The Promise of the Milky Way

I have some summer goals for 2013. Mostly they include getting outside and exploring areas that I wouldn’t venture in the long, cold winter. I want to get on the lake more (maybe finally getting a stand up paddleboarding session in), get out in the woods more, camp more, hike more, and stay up late looking at the stars which tend to bypass Chicago skies.

I found this great poem by Charles Wright today (one of my former creative writing professors at UVa, and an overall great guy). The poem is “A Short History of the Shadow” and it was published in Poetry Magazine, and these lines are just lovely:

Each word, as someone once wrote, contains the universe.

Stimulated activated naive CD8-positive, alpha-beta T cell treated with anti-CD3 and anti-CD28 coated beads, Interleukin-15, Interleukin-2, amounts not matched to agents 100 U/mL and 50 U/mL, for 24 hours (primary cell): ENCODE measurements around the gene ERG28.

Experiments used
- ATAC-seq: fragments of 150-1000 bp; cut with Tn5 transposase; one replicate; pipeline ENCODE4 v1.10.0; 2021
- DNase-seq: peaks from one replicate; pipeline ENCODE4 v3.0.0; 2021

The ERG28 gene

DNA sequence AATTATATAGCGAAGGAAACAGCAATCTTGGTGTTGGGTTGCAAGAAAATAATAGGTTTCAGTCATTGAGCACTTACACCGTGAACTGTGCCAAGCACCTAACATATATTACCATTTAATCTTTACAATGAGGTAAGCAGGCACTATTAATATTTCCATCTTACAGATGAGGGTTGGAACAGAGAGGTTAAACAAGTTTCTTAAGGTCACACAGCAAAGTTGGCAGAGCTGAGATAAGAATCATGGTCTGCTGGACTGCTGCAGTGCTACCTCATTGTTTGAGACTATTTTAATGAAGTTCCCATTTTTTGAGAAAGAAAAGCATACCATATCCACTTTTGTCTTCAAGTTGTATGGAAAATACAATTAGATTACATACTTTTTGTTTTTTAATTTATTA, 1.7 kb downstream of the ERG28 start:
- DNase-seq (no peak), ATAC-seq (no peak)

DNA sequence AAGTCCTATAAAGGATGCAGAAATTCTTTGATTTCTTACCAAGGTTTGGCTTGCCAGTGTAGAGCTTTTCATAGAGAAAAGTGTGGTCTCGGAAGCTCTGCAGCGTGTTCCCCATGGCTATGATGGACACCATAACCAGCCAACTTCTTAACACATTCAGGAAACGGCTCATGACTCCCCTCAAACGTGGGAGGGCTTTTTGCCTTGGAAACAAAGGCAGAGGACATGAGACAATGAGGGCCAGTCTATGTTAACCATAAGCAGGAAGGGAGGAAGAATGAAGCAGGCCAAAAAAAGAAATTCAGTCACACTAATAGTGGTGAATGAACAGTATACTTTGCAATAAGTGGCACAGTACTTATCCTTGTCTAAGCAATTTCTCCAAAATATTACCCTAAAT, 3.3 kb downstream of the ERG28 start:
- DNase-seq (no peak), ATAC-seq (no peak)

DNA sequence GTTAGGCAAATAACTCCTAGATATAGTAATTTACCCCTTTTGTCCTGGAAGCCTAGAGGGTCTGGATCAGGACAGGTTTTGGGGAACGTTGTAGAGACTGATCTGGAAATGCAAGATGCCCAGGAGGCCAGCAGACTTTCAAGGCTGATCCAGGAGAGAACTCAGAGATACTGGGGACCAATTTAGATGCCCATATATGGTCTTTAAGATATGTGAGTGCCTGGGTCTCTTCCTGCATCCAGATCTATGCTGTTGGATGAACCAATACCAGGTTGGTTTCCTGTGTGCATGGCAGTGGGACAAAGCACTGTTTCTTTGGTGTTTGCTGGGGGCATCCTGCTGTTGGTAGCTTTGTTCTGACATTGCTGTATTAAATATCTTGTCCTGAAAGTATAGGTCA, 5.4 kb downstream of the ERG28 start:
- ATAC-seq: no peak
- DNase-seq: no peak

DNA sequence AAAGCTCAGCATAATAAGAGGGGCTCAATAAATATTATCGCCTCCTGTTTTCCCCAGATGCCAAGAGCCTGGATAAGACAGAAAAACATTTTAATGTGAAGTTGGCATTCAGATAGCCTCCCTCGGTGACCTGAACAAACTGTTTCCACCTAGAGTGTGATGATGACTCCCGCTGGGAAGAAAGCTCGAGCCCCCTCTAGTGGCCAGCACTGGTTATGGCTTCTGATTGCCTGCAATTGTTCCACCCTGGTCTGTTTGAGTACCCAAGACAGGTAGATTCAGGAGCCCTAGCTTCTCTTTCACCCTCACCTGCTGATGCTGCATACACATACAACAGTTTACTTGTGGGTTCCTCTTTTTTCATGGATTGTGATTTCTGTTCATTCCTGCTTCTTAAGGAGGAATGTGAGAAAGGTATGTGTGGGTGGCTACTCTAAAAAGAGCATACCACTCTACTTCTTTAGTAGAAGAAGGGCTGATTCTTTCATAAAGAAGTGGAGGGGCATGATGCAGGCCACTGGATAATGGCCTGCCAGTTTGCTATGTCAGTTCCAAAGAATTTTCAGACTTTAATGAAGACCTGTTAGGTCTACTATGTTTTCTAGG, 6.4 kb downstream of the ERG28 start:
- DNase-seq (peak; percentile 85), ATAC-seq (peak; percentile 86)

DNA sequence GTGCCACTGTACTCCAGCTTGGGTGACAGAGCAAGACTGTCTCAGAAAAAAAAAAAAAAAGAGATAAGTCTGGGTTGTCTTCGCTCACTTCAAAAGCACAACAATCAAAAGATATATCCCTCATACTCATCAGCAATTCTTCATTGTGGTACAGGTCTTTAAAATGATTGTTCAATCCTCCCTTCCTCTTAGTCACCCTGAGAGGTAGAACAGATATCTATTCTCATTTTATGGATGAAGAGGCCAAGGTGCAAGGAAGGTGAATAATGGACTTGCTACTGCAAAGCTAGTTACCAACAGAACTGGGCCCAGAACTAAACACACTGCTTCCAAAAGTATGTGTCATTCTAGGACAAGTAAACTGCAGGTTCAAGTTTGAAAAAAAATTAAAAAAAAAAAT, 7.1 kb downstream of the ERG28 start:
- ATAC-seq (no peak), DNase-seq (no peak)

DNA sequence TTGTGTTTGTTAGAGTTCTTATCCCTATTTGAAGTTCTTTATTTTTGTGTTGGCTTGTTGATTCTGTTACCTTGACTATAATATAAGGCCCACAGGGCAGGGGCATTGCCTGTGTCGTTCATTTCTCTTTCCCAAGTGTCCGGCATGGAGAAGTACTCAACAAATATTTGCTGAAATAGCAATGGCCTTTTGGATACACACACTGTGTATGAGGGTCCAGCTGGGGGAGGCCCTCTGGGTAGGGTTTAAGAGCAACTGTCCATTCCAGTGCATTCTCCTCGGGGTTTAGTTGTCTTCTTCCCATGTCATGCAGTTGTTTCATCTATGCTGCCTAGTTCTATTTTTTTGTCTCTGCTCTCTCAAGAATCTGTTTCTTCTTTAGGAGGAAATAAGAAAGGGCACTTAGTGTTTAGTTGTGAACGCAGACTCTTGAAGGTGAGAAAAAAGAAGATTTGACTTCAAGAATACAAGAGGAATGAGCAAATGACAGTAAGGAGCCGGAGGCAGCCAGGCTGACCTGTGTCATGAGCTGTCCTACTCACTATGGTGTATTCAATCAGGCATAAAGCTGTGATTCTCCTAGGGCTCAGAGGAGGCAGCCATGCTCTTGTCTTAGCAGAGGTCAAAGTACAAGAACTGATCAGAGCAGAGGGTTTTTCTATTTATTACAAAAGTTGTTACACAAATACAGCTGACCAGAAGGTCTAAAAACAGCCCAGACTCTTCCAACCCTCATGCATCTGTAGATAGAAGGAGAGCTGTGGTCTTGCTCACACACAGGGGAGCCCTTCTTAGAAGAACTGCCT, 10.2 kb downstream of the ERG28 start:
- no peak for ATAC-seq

The visible carries all the invisible on its back.
I encourage you to read the whole poem. It’s really a beautiful study in looking out at the world when it’s at its most dead and desolate — the beginning of winter. The end of winter/ early spring really doesn’t look very different. Things are just as bare and spare in February (at least in Chicago) as they are in November. It’s the hope and promise of more — of spring and renewal and that hint of green, that keep us watching the sky.
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